2. branchandroot Post author

                      (I relaly don’t see anything else beyond blind tennis, but this is shounen sports…so

                      *facepalms* Boy, you can say that again. I do wonder what Konomi will do about Fuji. I think I’m going to make him keep going, but it’ll take Tezuka and Yukimura both, the stubborn creature. Both the one who quietly leads by example and expectation, and the one who’s willing to smack Fuji upside the head.

                      *beams* More coming. Some D2 that I owe Andrea, and then a nice team get-together for Rikkai and Seigaku. *snickers*

  2. soloproject

    Now here is a fic that can make you think.

    Ever since we brought it up in the past posts – about Yukimura and Fuji and how they could get along – it’s something that’s really…well, it’s eaten a significant part of my brain. Fuji is one of my favorite characters in the series because he’s so mysterious but really not, at the same time. He’s painted as an individual who is capable of doing extremely great things but also as someone who enjoys seeing the discomfort of others…he’s lazy but not obviously so and he most certainly cares about others, although he doesn’t show it…Ok, I’ll get to the pont. I’m saying is that Fuji jasn’t really come across a character who could really just bring it out of him in that way. Ryoma has to much attitude – Fuji just probably want to beat the crap out of him and get that done with. Tezuka hardly has any – Fuji probably thinks it isn’t worth the effort and why deflate Tezuka’s passion?

    Yukimura – or Akaya, for that matter – are probably the best bets.

    So much love for this part. ♥

    1. branchandroot Post author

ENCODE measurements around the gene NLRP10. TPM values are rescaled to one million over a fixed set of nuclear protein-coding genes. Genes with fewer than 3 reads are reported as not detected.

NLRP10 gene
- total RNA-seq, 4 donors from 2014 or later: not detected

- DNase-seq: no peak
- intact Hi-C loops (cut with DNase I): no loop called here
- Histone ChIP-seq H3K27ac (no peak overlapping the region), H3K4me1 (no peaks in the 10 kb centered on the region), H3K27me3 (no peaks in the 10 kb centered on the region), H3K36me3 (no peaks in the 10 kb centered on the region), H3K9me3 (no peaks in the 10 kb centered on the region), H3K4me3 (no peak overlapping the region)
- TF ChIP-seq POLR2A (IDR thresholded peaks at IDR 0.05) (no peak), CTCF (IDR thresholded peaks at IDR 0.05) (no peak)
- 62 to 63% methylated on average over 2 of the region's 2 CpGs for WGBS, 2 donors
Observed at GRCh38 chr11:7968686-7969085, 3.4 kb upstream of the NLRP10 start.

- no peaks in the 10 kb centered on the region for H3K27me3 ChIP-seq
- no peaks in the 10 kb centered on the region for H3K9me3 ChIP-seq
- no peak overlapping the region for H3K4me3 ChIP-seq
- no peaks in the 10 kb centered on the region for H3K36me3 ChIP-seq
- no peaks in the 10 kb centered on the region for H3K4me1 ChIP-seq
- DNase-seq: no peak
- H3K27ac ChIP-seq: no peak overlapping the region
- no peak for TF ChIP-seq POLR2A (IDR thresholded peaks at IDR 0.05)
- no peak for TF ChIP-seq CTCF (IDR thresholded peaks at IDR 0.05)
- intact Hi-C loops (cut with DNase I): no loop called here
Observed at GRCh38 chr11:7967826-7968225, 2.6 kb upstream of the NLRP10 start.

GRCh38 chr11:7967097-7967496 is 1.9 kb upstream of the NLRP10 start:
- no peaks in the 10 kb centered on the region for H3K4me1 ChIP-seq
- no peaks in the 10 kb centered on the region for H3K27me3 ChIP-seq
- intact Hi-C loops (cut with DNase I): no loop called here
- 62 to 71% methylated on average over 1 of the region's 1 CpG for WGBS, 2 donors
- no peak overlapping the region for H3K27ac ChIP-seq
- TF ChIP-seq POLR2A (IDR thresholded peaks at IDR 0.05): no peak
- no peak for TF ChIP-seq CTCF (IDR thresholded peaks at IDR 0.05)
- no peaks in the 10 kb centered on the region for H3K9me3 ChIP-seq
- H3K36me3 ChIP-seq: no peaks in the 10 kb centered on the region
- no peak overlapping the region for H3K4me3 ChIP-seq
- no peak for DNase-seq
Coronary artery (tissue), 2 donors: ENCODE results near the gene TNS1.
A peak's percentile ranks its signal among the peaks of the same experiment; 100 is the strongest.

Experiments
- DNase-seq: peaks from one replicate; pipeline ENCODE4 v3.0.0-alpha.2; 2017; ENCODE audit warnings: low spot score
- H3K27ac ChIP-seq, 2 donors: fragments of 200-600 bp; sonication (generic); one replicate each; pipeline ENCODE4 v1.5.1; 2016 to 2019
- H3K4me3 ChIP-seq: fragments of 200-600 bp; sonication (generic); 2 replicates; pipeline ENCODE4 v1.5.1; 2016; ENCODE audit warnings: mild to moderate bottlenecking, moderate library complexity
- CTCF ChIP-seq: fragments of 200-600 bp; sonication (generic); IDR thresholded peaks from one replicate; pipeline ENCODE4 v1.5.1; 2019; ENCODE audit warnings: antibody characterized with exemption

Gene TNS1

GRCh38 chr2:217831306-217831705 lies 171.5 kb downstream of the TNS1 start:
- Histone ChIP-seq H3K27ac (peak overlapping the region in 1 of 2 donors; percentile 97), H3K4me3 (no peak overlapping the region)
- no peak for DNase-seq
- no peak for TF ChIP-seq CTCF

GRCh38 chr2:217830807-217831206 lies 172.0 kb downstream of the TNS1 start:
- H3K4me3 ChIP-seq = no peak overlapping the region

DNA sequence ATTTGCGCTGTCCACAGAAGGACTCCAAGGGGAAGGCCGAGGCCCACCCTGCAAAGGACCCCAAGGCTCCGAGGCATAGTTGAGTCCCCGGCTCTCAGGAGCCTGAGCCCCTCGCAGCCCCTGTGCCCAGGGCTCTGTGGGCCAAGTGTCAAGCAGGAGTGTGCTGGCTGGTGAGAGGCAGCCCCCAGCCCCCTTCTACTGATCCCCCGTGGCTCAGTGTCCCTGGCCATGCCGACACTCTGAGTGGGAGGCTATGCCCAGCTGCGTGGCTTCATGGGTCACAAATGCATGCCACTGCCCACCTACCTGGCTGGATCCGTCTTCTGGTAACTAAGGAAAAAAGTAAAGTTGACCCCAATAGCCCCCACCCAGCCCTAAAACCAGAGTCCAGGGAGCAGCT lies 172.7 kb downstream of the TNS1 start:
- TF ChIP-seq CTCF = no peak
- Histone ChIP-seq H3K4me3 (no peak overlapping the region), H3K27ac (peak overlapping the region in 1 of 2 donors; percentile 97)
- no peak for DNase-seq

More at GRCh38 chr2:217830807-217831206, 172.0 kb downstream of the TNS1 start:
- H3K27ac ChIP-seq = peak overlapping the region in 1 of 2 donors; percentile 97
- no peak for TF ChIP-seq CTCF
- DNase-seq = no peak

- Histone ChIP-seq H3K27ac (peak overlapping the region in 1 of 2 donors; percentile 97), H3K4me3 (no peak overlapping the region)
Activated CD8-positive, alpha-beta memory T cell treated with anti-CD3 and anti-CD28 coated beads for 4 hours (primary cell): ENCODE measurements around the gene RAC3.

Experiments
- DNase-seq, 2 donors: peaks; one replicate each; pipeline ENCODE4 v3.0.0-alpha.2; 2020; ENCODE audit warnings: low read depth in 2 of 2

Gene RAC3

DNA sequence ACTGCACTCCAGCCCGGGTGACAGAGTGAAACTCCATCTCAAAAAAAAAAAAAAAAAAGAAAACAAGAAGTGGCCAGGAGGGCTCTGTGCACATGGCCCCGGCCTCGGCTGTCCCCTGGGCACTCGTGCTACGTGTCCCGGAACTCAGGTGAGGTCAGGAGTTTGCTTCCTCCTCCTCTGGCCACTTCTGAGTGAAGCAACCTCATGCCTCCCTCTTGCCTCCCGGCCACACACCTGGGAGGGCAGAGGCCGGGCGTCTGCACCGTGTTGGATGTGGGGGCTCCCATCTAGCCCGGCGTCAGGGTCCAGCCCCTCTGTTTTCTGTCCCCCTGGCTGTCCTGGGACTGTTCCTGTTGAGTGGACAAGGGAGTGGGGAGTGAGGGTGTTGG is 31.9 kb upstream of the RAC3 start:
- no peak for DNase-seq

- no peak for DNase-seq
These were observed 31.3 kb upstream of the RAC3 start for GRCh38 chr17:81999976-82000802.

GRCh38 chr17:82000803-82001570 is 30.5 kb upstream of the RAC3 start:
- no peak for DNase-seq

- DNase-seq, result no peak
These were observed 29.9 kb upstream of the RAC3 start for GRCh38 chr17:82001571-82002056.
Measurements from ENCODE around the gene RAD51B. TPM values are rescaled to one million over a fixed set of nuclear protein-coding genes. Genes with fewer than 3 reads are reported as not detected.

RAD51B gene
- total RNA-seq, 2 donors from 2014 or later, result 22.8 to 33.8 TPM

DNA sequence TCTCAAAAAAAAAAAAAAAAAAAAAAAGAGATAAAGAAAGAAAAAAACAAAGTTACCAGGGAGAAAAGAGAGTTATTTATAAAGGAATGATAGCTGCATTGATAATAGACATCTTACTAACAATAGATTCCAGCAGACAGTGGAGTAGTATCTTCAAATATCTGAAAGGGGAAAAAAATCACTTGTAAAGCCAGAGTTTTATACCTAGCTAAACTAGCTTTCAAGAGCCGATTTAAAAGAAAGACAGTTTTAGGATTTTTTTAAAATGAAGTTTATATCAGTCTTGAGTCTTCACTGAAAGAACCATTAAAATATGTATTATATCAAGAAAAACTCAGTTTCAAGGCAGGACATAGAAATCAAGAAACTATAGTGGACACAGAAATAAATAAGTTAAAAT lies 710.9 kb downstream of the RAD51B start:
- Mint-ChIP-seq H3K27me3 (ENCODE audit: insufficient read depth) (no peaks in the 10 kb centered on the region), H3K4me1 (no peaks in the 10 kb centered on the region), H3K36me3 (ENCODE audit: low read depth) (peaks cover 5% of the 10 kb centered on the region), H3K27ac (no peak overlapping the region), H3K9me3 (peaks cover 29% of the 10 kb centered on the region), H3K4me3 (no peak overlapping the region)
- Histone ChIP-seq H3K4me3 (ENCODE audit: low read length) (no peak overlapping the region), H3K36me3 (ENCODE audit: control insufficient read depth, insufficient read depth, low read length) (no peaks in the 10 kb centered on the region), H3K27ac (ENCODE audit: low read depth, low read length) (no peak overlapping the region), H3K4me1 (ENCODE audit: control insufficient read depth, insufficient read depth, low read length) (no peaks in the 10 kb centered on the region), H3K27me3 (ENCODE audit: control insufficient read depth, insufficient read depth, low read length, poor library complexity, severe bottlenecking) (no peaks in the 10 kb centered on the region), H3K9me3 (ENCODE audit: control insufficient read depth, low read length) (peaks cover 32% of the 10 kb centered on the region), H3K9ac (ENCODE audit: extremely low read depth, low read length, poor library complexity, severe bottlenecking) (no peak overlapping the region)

*snugs* Yeah, Fuji’s always held back with Tezuka, which, I firmly believe, must drive Tezuka absolutely nuts. Yukimura is both willing and able to be harsh enough, psychologically, to push Fuji to the limit, and skilled enough to make it work. *dotes on Sei-chan, extensively*

  3. exwaiz

    I have to say that I’m in love with your Yukimura and his relationships with his teammates. It’s very interesting to have him explain to Fuji what it means to play his best. And I absolutely love that last line.

    On another note, the thought of Niou and Fuji in a room together makes me want to cower in fear. Or run away screaming. ^^;

    1. aishuu

      The thought of Fuji and Niou together THRILLS me. I wanna write it!!! Sadly, no time…. buried under other obligations. *pout*

  4. lady-readwolf

    wait…. shit, shit… did… did Fuji just *beat* Yukimura at a full out match? I mean, really, honestly, Yuki playing his game to the max and pressing for more and more….? and Fuji *won*?

    Oh… mother freaking shit….

    I… {shakes head} Well, I don’t know why I’m surprised, it’s just… well, I’m sure we all suspect he *could* do it, if he was provoked, but… no one’s ever really been able to provoke Fuji to that level, have they?

    And, it’s just… mind boggling, you know? ‘Cause now *YOU’VE* upped the level, pushed him there, and I’m wondering wtf you’re going to do about it now!!!!

    Hn. The name of this series is ‘Challenge’ right? {grins} damn fine name, my dear. You’ve definitely tied the strings all back to the main knot quite nicely.

    However, I must confess… now I wanna see something happen between Niou and Fuji—your fault for putting the image in my head! >.<

    1. branchandroot Post author

      Heee. *huge grin*

      Yepyep. That’s the secret of rivalry, though. At the top bracket who wins can change from one week to the next; it’s what keeps them fascinated with each other. No one is ever The Best for very long, and I think Fuji’s about to find out why.

      Hmmm. There just might be a little Niou-Fuji interaction a fic or two down the road. *innocent smile*

  5. issen4

    For some reason, I’m thinking weirdly of Yukimura as the mother figure who gives the ‘talk’ to Fuji. Sorry. Imagaination going wild.

    Very nice development, especially in Fuji’s case. It’s fun to see him actually facing a mental difficulty his genius can’t think him out of. Or something like that. And that he takes it seriously to ask Yukimura about it.

    I’m intrigued that he beats Yukimura. The part about him being Tezuka’s goal is understood, but what about this somehow enabling Yukimura to become even better? To quote the spectators in PoT: “My god, is this really (junior) high school tennis?!!”

    Love the story. Thanks.

    1. branchandroot Post author

      *happy* Thank you!

      Yes, I want Fuji’s match with Kirihara to have some significant result badly enough to write it myself and never mind what Konomi has planned. ^_^;